I believe it's a moral imperative for the Church to see to it that those debts are paid by those who owe them—not by others in this generation who make healthier choices, or by those in future generations who will suffer from our choices. But I also believe that many people have been denied the economic opportunities to make other choices, so it's also the moral imperative for the Church to see to it that the poor and the workers don't suffer for the choices the marketplace, created by and for the benefit of the wealthy and powerful, has imposed upon them.

Dan Walker
May 14, 2011

Oh I agree with jamesggilmore.  We need to go back to the horse and buggy days.  In fact, let's just scrap all of civilization and go back to prehistory when man lived in total oneness with nature.

I'm reading "The Fatal Shore" about how Australia was colonized.  The author reviews what we know, and don't know, about the Aborigines.  They were naked, spread fish oil all over themselves for protection against mosquitoes, and therefore stank so badly that even 18th century British sailors voluntarily refused to attempt "relationships" with the woman.  Oh, and woman were valued solely by Aborigine men for sex and food gathering. 

But I'm sure their impact on the environment was negligible.  Oh for the good old days!

May 19, 2011

Dan, I think jamesggilmore and the author are both  presenting a modern---futuristic, even---picture of urban/suburban life, not advocating horse & buggy use.  Lancaster Co. PA is a rare alternative, although I have heard of folks in western US riding horses to work and school, to save on gasoline.   Can US society sustain current levels of consumption and automobile use---let alone deal with gas prices?  Europe in general, American urban centers, are using public transportation as a practical even necessary alternative to increasing traffic jams, travel times, smog, rising costs, etc. A step back, or a step forward? (and just when we had paved over all the street-car/trolley lines . . . .)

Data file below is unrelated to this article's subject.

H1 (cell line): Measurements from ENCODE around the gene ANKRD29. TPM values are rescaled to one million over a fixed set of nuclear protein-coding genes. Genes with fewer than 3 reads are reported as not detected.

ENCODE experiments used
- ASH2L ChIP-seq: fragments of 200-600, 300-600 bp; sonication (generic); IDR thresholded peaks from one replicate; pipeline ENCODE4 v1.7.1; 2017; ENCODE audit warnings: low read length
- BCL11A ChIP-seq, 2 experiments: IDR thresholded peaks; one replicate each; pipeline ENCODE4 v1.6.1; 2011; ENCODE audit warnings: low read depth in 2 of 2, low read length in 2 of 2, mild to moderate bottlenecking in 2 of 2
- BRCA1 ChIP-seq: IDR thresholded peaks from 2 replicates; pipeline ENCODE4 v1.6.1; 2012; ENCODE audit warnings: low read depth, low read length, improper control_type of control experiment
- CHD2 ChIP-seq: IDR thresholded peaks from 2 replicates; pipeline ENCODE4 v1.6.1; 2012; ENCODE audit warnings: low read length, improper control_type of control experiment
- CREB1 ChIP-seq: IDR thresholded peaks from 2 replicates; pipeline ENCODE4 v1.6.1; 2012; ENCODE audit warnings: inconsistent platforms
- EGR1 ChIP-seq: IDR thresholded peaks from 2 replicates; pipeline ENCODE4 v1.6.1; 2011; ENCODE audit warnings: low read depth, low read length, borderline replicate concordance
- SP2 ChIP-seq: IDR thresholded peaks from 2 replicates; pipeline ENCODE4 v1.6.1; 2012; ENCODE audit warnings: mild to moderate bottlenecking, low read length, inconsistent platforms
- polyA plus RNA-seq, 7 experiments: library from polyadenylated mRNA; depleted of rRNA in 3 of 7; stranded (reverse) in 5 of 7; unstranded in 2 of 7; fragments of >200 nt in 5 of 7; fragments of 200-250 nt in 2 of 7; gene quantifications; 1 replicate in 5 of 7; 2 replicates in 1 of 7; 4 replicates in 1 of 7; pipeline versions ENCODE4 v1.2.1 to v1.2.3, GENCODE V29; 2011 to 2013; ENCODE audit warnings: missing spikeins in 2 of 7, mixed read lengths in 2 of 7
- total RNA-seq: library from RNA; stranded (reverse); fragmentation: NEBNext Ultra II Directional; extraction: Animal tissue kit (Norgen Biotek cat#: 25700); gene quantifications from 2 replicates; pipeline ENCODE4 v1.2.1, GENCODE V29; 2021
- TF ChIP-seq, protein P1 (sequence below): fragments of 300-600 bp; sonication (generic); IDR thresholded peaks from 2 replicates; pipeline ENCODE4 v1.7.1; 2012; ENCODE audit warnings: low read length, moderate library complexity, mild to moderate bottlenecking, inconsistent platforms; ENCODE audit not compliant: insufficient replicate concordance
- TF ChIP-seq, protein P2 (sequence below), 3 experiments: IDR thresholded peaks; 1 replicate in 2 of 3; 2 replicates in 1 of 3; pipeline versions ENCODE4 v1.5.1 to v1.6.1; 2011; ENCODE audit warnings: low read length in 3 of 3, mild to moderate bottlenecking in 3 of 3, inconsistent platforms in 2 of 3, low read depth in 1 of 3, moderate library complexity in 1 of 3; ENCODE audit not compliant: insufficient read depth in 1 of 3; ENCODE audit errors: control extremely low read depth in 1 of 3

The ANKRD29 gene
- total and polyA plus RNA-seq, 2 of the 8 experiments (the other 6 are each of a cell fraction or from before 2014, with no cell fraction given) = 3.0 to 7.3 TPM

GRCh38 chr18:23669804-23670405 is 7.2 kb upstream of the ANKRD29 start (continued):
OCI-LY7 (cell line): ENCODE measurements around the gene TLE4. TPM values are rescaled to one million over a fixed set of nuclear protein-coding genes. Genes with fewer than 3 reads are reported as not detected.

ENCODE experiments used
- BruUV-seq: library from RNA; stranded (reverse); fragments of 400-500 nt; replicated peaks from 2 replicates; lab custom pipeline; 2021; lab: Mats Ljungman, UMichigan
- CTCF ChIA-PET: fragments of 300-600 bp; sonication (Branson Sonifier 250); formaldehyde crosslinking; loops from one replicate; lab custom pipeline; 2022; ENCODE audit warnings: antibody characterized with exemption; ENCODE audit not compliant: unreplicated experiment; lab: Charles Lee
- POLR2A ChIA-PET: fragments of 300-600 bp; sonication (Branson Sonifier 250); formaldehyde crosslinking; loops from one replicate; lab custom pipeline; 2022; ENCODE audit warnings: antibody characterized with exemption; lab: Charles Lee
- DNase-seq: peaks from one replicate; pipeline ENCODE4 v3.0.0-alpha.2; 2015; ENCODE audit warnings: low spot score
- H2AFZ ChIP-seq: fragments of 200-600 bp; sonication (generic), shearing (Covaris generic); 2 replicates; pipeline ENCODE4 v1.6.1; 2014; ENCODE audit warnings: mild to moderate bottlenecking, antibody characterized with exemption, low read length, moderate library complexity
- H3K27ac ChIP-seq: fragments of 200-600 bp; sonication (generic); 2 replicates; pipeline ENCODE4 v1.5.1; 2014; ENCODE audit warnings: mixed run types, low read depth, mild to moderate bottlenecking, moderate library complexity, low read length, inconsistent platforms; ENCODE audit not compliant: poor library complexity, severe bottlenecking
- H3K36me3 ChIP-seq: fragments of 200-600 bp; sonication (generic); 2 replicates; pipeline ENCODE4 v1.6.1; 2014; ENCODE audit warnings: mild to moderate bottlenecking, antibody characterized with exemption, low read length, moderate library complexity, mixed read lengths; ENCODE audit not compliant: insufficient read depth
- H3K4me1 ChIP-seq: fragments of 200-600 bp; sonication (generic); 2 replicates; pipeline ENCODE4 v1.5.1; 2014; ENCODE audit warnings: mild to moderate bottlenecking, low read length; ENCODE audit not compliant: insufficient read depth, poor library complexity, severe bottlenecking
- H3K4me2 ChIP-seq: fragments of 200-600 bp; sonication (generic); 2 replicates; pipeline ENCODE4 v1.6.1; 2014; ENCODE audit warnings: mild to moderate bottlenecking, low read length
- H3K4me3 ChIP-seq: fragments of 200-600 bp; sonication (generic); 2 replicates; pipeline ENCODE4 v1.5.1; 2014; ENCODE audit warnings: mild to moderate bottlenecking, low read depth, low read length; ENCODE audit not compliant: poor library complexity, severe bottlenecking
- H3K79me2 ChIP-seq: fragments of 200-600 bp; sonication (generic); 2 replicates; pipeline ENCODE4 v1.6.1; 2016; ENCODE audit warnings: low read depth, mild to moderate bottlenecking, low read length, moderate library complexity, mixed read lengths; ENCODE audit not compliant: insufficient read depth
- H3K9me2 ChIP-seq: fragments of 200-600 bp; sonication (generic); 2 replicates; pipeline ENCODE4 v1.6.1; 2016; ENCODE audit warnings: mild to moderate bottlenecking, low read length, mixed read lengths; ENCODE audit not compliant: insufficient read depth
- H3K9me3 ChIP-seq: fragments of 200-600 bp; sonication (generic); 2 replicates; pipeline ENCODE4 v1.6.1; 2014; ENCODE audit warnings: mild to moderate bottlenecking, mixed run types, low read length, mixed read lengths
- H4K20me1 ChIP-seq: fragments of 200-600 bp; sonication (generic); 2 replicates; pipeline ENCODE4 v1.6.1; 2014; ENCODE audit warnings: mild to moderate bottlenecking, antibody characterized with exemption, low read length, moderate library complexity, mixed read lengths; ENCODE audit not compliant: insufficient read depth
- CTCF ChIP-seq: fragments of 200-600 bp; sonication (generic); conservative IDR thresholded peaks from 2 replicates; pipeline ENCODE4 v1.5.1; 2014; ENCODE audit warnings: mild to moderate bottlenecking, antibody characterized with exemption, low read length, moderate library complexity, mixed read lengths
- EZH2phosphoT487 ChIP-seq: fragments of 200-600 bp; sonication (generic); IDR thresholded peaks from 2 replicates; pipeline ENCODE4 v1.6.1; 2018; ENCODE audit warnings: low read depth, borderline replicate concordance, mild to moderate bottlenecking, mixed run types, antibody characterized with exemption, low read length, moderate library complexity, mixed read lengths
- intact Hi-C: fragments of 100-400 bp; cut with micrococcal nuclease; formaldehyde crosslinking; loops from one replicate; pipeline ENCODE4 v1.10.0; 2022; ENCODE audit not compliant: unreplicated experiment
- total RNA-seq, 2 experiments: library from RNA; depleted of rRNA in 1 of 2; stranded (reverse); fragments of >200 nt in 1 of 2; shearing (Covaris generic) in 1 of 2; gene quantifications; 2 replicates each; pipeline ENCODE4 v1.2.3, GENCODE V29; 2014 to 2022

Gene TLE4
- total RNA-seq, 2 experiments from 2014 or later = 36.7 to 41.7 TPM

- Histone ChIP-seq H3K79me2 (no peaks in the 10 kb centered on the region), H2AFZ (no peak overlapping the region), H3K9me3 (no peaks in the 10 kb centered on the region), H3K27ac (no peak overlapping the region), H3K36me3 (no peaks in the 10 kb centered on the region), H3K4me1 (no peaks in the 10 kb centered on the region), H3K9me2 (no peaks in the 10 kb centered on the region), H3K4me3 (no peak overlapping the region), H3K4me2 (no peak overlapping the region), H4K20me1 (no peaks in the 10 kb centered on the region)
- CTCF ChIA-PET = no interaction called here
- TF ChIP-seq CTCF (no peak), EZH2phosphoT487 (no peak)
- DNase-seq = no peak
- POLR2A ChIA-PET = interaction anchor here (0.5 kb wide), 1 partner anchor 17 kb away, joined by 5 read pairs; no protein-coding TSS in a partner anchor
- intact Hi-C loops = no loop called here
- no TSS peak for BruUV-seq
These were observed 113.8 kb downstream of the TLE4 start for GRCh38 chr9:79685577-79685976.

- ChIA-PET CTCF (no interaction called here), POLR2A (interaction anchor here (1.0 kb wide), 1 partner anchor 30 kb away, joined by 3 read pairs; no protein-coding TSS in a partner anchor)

My reading of Fatal Shore also included a brutal 18th cent. Brit. penal system, colonists who hunted Aborigines for sport, when they were'nt enslaving them---and recall that Brit women of the time were hardly better off socially in their own culture. Ingenious use of (hygenically-challenged)sailor-repellant by the Aborigines---I think they also used tea-tree oil (melaleuca) as a cure-all beyond anything the civilized nations possessed.

Dan Walker
May 21, 2011

If people want to build themselves their version of utopia, they can.  But I read the author and commentators to demand that their utopia be forced on everyone else.  I'm personally not interested in living in it or paying for it.

I'm not defending the British.  But too many people like to idolize prehistory without having the slightest idea of what it was really like.  "The Fatal Shore" presents a small picture of it, and it's not pretty.  Gas is one of the things that has allowed us to advance far beyond prehistory, and I have no desire to go back. 

I also reject the idea that we have to solve a problem before it exists.  There is no shortage of oil in the world, in fact new sources constantly become available.  Shortages today are the result of gov't restraints on the market.

But if/when the day comes that prices rise because oil becomes less available, that will be the day that alternatives become viable.  Problem solved, without any artificial interference.